A Titikaveka College Year 10 visual art student take pictures during environmental photography programme. (PHOTO: TIS) 20112061
Photography can make a big impact in many ways. Just one photo can expose environmental problems like nothing else, writes Kate McKessar of Te Ipukarea Society.
And in a flash, we have now completed the second module in our environmental photography programme running across six senior schools in Rarotonga, Aitutaki and Atiu.
programme, which is funded by the US Embassy in NZ, seeks to teach our youth
about environmental issues facing our Ipukarea and give them the technical
skills to capture and communicate these messages through the power of
latest participants in this programme was a group of Year 10, visual art
students at Titikaveka College. After
having completed a 6-week programme, they shared their photos at an exhibition launch
on Thursday evening, generously hosted by LBV Cafe in Muri.
students have been fortunate to learn photographic and editing skills from
Julian Zeman of Turama Photography. Julian constantly challenged the students
to not just point and snap, but to instead approach their photography with a
critical eye and to ask themselves “what message am I trying to capture?”.
environmental education sessions with Alanna Smith from Te Ipukarea Society,
the students then put their new photographic skills into practice out in the
Rutaki beach, they learnt about climate change, coastal erosion, sediment run
off and nature-based solutions to seawalls. Te Maire Nui botanic gardens
offered insights into organic gardening and the Takitumu Conservation Area also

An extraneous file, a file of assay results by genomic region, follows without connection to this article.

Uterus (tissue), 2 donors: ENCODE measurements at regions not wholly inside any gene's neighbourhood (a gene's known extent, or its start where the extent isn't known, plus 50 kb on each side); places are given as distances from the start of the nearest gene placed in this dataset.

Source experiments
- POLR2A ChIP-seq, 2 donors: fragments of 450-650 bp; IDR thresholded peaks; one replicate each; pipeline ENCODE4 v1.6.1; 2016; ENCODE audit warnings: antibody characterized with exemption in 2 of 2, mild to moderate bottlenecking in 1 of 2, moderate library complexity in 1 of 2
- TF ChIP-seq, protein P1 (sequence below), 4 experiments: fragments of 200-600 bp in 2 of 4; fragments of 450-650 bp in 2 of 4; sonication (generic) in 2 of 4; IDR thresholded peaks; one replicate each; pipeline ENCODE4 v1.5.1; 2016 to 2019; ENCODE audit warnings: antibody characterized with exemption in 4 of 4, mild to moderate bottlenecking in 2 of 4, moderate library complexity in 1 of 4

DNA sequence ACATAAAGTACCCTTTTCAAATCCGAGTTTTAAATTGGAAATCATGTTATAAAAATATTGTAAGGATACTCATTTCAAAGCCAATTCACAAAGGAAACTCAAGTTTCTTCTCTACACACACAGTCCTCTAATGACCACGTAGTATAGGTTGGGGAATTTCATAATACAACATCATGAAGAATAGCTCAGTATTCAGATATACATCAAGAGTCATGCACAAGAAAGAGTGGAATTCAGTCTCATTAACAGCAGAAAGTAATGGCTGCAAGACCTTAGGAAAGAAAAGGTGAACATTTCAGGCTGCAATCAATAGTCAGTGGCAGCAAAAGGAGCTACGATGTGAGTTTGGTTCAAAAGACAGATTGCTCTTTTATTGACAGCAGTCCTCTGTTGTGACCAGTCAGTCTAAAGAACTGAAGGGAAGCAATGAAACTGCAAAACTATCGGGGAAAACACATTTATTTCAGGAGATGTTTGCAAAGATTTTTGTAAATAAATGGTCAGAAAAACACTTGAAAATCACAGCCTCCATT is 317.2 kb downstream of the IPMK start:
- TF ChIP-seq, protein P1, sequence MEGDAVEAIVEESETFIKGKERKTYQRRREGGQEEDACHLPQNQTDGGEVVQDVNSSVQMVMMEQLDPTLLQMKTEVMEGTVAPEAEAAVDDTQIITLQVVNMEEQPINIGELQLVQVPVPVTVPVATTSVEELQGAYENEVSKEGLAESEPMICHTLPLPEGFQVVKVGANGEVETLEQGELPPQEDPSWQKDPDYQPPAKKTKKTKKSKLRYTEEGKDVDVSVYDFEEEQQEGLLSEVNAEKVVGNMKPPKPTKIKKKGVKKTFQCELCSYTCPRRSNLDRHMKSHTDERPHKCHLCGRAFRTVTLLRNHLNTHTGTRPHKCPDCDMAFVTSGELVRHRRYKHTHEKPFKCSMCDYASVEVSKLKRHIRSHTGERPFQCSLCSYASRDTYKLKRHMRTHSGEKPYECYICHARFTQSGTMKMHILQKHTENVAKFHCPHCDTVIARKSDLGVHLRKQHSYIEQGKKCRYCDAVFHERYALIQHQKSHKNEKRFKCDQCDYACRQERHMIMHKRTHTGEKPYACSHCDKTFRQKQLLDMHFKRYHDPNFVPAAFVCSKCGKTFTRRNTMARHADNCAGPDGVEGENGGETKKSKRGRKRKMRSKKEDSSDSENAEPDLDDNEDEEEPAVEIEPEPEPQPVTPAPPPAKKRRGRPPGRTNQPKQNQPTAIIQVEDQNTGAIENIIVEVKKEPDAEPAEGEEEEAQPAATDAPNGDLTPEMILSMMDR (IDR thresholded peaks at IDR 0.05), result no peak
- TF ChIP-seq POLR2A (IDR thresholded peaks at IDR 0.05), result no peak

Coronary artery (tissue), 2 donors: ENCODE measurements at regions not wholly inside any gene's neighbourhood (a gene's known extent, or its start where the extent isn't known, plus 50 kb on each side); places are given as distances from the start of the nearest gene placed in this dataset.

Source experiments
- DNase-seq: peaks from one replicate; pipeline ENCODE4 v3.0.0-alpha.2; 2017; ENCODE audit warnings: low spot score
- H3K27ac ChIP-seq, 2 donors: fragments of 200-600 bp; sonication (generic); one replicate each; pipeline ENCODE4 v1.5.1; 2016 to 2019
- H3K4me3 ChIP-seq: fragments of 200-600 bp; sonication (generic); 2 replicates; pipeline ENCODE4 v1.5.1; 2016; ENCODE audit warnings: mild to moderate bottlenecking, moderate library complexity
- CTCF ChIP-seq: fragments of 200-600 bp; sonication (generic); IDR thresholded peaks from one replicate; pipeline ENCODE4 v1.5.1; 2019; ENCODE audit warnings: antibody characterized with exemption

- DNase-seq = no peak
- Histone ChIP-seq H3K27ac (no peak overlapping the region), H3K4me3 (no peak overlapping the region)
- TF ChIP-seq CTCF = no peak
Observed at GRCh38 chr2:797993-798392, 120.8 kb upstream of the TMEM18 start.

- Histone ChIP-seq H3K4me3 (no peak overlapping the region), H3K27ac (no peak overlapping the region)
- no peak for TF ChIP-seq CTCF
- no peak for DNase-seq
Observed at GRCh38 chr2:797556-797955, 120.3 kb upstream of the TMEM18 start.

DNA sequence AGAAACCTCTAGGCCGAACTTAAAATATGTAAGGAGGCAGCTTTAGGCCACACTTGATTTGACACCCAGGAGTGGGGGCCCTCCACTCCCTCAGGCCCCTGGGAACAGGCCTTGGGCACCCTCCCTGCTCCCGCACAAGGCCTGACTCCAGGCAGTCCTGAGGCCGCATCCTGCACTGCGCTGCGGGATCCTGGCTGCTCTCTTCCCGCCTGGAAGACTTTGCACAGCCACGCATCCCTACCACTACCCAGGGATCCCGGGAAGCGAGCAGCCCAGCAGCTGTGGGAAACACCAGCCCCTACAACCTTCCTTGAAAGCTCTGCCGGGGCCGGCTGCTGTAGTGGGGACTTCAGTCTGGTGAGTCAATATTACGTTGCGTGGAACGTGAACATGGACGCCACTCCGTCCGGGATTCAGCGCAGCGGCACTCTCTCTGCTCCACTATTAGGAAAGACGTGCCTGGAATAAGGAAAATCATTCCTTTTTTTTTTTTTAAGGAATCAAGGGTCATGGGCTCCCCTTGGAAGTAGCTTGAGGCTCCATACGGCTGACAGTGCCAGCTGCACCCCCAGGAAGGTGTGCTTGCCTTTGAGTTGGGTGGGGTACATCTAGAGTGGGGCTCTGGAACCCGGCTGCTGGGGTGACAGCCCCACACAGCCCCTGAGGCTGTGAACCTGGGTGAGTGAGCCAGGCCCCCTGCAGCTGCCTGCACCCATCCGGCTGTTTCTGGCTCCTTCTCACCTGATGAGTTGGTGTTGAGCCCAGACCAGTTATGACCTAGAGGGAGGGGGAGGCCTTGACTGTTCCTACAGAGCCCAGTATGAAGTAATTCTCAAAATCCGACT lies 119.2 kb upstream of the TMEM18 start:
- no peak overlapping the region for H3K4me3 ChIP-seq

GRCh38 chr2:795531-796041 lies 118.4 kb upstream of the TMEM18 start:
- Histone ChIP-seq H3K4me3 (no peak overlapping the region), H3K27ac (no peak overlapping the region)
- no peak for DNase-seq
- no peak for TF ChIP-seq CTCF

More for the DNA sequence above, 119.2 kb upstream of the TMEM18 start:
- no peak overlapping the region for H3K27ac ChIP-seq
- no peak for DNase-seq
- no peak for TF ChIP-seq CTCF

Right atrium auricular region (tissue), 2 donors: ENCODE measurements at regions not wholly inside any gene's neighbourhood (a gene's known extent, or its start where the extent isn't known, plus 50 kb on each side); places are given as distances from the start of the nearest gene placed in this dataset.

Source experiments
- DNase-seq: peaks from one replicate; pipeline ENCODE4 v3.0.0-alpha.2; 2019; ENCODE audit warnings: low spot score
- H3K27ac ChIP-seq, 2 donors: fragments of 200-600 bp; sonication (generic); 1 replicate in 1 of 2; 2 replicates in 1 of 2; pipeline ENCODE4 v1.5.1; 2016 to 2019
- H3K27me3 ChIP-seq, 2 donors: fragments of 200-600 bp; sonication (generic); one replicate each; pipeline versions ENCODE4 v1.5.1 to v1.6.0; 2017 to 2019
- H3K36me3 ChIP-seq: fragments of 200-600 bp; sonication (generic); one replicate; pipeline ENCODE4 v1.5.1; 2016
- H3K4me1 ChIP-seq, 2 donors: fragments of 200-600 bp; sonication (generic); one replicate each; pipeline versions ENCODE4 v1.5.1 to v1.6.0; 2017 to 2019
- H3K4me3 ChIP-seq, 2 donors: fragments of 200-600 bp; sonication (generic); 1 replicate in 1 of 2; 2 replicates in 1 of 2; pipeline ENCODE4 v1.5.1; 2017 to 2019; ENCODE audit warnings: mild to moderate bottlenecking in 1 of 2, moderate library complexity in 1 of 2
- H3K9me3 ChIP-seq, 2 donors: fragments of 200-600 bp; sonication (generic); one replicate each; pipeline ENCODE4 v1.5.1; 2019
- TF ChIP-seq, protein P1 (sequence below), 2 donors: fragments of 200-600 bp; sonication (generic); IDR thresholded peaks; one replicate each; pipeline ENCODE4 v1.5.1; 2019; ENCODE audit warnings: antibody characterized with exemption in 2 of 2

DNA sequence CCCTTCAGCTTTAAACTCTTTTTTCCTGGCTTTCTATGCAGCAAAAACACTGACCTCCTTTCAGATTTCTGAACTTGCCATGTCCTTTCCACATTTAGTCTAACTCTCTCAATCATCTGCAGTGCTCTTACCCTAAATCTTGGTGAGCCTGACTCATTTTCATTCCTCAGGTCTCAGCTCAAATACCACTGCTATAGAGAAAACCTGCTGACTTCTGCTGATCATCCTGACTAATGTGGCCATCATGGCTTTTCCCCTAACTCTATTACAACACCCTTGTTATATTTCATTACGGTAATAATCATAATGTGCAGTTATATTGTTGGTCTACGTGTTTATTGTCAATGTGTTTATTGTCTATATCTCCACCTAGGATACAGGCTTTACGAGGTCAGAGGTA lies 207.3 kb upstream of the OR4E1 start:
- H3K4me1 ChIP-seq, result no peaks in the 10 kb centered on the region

gave the students the chance to take some great shots of native biodiversity.
spoke at the launch about the exciting and fun local career opportunities with
it’s really important to share the overall idea that we can have our future
here at home. Also, I want to congratulate the students, the photos speak for
themselves. It’s not easy being a Year
10 and having your work peer reviewed by the community!”.
arts teacher, Linn-Magnhild Valderaune or ‘Miss Maggie’, also spoke at the
launch saying that “after just one day of learning to use the professional
cameras, I could see big stars in students’ eyes. They were inspired to run
around taking pictures, it was a great experience for us all”.
can make a big impact in many ways. Just one photo can expose environmental
problems like nothing else. It can allow people to experience things they may
not see themselves, and it can encourage people to care. For the photographer,
it is a moment to pause, focus and take notice of what is around them.
one of these young students, armed with a camera can have a huge impact in
getting their viewers to think about the issues facing our environment in the
Cook Islands. One student, Kiani Hand took a photo of rubbish left behind at
the Takitumu Conservation Area. The description read: “What type of people
would throw and leave their rubbish in our beautiful paradise? To me I think
that we have to be responsible for our environment because if no one will look
after it then who would?”.
Tauakume’s image depicted seaweed washed up on the shore: “The seaweed makes
the beach look ugly, but it is natural and not manmade rubbish, so it doesn’t
cause trouble to our lagoon and sea life. It does make you wonder if human
pollution has had something to do with the amount of seaweed in our lagoon.”
Katuke took a stunning photo of a dandy skink: “In the garden of Te Maire Nui
we found species we have never seen before. A lizard that started its journey
through the darkness and into the light. A dandy skink that can grow up to
20cm, endemic and thriving in the Cook Islands.”
The exhibition runs for two weeks so be sure to pop into LBV Cafe and enjoy some thought provoking art with your coffee! If you’re not in Rarotonga, you can view the photos on our webpage www.tiscookislands.org.